First things first, if you have seen the television show Southland, you have seen the blueprint for End Of Watch. Having said that this is a film that can stand on its own and its focus is much more on the relationship between its two main participants, Brian Taylor (Jake Gyllenhaal) and Mike Zavala (Michael Peña) than the ensemble piece that Southland is.
Taylor and Zavala are beat cops driving through some of Los Angeles’ meanest streets and the compression of action that they see in a single day, while it might be all artists license feels real and ominous. The film is shot with a lot of contradictory technologies from hand held (and jumpy) cameras to lapel cams to fixed position shots. Its quasi-documentary style feeds into this sense of heightened reality.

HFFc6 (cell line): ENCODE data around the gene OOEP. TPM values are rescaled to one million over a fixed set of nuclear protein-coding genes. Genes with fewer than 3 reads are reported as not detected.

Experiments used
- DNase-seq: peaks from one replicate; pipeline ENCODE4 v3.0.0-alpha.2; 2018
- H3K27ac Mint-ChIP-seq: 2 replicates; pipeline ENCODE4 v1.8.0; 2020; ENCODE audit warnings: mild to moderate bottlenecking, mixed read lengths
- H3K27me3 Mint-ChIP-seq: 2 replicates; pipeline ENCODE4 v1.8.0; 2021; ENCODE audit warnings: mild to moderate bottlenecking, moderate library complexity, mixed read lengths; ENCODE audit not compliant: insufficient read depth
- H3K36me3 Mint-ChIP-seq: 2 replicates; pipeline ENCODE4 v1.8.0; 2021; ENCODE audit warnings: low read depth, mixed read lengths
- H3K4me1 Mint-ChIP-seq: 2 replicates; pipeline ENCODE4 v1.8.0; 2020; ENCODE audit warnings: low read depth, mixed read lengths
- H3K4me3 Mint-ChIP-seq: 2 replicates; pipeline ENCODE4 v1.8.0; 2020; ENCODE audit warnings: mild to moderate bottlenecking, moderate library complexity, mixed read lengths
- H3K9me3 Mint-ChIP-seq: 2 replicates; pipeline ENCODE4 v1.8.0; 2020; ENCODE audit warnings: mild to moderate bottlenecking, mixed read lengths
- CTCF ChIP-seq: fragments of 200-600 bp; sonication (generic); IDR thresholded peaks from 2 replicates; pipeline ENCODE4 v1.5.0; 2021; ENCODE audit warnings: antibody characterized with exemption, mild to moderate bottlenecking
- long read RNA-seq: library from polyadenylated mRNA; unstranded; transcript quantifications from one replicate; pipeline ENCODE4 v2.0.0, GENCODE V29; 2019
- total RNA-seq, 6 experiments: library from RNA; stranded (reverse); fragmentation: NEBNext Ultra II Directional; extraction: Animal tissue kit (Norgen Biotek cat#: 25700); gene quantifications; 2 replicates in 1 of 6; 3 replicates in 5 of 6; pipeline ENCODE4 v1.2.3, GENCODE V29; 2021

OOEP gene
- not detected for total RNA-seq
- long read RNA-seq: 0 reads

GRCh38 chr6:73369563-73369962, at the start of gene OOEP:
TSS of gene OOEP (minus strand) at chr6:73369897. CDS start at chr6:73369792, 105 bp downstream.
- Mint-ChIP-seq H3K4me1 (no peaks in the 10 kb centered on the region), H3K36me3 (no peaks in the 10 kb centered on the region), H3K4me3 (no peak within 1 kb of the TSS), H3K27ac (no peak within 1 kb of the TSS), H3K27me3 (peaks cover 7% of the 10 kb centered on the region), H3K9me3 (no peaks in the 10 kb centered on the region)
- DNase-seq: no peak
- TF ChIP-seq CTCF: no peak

Like many tales that have come before, those that go into battle become alpha males regardless of gender and both men and women in this film become warriors. Their cavalier attitude towards death would seem to be something only those that truly experience it can understand but for the benefit of us on the sidelines, it all seems very death defying.
The bad guys on offer have big guns and even bigger bad attitudes and the often times claustrophobic nature of the film builds the tension and sense of dread to catastrophic levels. The films structure of camaraderie and chaos also helps to create this contradiction. This is effective film making and small critiques aside, the end results will keep you on the edge of your seat and engaged.